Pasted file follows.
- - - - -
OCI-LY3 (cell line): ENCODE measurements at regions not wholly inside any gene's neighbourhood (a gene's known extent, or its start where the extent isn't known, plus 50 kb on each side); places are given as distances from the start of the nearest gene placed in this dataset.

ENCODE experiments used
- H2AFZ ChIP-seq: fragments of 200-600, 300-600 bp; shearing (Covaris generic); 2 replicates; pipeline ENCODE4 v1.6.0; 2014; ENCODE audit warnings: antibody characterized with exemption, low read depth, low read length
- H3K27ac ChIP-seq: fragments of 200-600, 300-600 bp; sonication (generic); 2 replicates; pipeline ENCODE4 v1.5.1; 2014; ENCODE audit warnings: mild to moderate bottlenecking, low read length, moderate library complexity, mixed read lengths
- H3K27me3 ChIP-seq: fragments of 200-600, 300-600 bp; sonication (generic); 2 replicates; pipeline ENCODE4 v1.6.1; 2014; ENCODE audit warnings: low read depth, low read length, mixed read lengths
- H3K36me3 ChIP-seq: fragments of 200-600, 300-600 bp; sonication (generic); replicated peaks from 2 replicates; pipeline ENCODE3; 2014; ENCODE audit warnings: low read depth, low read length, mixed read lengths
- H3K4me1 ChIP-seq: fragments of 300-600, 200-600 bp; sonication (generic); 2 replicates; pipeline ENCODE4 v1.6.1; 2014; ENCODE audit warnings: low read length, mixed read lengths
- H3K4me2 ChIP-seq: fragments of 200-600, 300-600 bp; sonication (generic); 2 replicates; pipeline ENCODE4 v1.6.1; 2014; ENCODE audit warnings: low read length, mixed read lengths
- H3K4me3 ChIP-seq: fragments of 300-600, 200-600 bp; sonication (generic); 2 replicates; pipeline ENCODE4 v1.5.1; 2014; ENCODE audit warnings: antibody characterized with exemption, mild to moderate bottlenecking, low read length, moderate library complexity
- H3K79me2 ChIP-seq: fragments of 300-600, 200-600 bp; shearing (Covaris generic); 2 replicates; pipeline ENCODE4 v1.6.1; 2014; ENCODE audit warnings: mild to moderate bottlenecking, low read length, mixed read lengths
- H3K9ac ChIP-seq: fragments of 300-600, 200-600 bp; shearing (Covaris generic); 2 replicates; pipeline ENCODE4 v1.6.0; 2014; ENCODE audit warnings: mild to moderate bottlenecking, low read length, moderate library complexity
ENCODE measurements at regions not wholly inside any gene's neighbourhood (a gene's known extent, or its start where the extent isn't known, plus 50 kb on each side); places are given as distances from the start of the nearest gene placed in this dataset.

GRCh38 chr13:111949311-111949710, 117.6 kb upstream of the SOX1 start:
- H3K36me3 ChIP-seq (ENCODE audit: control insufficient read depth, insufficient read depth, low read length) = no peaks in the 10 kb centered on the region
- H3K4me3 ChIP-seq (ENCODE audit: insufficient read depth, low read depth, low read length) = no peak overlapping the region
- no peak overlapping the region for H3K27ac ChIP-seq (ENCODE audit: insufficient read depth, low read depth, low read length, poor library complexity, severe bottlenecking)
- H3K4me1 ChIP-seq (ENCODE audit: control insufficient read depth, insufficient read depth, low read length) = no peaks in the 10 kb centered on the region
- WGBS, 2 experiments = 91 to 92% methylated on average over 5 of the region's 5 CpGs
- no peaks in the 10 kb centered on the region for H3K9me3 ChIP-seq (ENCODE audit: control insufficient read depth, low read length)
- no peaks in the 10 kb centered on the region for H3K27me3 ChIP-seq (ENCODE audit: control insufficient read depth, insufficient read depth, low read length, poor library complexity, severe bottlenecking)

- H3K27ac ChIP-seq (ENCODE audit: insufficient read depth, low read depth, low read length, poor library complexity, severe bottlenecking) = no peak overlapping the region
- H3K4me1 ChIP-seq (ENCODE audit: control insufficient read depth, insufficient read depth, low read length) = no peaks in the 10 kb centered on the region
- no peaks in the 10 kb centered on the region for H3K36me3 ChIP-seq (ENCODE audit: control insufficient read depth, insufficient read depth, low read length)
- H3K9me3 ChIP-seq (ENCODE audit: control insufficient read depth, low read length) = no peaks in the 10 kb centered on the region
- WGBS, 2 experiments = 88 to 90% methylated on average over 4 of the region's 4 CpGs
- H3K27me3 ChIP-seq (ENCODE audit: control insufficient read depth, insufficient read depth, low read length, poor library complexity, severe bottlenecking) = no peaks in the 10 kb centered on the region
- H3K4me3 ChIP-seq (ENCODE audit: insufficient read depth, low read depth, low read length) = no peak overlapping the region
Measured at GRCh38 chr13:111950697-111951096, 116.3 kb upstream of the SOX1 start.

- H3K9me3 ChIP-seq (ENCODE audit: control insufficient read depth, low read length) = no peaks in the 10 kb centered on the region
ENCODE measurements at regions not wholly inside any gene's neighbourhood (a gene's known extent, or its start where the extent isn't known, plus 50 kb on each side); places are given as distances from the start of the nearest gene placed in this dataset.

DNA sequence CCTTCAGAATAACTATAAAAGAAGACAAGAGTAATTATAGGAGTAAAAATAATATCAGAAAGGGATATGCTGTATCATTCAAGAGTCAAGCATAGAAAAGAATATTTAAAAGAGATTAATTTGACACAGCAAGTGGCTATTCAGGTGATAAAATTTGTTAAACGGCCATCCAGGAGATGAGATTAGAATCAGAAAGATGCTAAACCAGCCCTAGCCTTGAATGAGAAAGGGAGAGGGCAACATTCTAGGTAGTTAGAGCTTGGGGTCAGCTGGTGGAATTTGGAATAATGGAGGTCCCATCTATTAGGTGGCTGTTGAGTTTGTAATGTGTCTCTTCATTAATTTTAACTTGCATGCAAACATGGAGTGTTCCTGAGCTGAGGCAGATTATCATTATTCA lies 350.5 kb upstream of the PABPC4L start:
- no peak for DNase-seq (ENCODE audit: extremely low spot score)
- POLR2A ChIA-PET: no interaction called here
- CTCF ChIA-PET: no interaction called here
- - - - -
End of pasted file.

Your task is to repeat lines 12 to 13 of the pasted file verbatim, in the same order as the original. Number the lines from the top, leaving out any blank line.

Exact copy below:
ENCODE measurements at regions not wholly inside any gene's neighbourhood (a gene's known extent, or its start where the extent isn't known, plus 50 kb on each side); places are given as distances from the start of the nearest gene placed in this dataset.

GRCh38 chr13:111949311-111949710, 117.6 kb upstream of the SOX1 start: